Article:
As the city of Chicago celebrated its Little League U.S. champions, Chicago Cubs president Theo Epstein said Wednesday that Jackie Robinson West's success should be a "rallying cry" to bring more inner city kids back to baseball.
"At industry meetings and at the Cubs, we always get together in boardrooms and suits and sit around and talk about how we can get kids playing baseball again and especially in the inner cities," Epstein said on "The Carmen & Jurko Show" on ESPN Chicago 1000. "We throw money behind it, and we give our time, but nothing we can do can match the inspiration that these kids set out. It's just really a watershed moment I think because the way these kids played the game and the attention they are getting has a chance to make baseball cool again for young kids.
"The Jackie Robinson West program is not just a two-week phenomenon. We supported them for three years since I got to Chicago, but for decades and decades they have been impacting thousands of kids."
JRW, which was the first team from Chicago to reach the Little League World Series since 1983, defeated Nevada on Saturday to win the U.S. championship and then lost to South Korea on Sunday for the world title. They returned to Chicago as local heroes with their hometown throwing them a parade Wednesday, capped off by a rally at Millennium Park.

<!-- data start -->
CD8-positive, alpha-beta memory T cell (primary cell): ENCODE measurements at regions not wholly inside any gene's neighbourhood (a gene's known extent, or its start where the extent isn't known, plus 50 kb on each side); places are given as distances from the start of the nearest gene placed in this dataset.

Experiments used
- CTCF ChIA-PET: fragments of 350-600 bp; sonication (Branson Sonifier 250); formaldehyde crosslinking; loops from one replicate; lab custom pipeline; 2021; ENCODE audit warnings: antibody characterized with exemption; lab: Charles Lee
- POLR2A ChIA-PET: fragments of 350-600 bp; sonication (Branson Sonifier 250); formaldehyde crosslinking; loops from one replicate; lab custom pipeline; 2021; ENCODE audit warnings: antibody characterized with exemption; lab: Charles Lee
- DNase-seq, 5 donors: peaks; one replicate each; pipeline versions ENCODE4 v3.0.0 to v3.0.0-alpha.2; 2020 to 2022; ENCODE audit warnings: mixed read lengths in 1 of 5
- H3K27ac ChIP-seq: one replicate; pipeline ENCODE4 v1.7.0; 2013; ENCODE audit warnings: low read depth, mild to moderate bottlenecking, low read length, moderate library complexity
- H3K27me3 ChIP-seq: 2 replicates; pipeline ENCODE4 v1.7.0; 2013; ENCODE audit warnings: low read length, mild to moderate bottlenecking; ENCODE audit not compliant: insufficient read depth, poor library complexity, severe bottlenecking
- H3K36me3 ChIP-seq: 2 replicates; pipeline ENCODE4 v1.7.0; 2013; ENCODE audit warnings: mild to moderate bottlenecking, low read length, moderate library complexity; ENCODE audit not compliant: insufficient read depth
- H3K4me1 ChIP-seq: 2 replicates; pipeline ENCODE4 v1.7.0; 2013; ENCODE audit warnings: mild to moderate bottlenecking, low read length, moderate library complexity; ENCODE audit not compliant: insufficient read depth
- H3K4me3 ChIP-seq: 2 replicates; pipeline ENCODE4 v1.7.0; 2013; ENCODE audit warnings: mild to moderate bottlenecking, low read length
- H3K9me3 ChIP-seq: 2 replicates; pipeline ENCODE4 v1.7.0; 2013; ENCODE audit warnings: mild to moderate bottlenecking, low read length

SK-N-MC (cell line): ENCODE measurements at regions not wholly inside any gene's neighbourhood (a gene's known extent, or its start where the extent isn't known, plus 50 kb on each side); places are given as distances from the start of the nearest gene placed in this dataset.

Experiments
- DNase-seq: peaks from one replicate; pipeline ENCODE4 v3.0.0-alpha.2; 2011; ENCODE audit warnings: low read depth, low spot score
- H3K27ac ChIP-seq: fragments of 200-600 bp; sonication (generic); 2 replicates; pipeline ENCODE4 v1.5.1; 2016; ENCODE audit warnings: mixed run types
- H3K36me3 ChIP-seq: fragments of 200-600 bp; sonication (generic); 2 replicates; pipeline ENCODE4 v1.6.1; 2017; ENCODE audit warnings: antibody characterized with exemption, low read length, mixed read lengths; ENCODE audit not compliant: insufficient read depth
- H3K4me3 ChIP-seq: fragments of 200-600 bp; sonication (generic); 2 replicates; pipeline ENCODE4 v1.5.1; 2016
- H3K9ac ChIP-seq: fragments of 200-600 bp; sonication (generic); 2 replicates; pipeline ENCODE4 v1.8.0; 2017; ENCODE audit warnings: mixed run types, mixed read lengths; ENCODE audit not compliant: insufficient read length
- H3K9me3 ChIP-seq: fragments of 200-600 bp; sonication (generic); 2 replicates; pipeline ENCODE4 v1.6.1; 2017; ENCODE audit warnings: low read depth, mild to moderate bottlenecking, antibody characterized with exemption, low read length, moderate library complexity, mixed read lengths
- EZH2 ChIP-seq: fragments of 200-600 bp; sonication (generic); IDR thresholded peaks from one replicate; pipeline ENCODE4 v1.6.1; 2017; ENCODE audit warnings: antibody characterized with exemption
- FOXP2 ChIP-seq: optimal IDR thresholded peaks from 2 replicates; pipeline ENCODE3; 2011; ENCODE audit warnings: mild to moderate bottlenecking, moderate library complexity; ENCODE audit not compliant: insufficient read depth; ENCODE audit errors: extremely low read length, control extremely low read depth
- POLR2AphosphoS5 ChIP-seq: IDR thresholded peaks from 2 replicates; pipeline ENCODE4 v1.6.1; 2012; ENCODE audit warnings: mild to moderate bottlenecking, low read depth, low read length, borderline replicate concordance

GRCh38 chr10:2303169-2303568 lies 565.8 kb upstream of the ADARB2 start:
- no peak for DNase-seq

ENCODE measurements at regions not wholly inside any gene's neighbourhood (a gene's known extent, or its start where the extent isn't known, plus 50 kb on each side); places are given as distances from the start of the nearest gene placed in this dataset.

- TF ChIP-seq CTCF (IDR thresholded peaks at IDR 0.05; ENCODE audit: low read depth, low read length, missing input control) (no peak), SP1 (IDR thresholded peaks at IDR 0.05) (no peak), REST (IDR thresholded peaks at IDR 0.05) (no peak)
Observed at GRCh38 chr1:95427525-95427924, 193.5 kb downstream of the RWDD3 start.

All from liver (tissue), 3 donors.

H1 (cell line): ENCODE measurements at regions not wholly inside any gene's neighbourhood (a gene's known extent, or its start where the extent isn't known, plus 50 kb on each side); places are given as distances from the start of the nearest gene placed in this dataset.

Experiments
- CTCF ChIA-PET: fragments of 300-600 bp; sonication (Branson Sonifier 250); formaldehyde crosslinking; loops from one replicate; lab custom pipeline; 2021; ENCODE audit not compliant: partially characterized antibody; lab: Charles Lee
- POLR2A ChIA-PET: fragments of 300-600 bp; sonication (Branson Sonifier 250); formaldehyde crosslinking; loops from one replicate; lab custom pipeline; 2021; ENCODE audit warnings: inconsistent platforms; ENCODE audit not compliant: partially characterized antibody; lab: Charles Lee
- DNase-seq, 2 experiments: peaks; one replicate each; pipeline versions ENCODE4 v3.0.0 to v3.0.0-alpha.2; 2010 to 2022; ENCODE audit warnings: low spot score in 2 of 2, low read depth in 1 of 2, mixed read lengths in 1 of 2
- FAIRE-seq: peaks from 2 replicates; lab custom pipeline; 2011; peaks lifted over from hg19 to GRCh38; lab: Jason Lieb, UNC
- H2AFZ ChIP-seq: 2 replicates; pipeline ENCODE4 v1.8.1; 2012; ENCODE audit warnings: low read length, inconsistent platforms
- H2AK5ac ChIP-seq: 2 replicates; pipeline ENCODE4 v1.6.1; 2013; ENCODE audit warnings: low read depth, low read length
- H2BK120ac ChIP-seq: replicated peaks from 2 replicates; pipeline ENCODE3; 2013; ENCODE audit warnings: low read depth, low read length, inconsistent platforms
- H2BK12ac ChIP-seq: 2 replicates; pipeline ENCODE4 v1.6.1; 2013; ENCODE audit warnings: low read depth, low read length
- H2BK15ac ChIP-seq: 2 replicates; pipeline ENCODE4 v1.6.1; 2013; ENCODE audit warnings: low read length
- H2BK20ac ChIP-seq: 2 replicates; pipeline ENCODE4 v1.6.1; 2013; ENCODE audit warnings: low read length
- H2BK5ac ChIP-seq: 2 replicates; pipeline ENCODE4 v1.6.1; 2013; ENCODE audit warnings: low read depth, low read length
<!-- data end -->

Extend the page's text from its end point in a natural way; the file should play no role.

Baseball is still a financial success, but Epstein said the demographics of the game are disturbing.
"There's a bit of a dichotomy because the economics of the game are really good right now as an $8, $9 billion industry, but if you look at the demographics, they're terrible," said Epstein, who congratulated JRW on stage at the rally Wednesday. "We're losing young kids, especially young kids in the inner cities, and there just aren't enough kids playing baseball these days. I think that's the No. 1 priority of Major League Baseball going forward. I think we recognize it, but it's an easier problem to talk about than it is to solve.
"I do think this is a bit of a watershed moment because look who's rallying around this team. The entire community, major league players, front offices, the entire city of Chicago, so it's all of our responsibility to make sure that this doesn't fade away."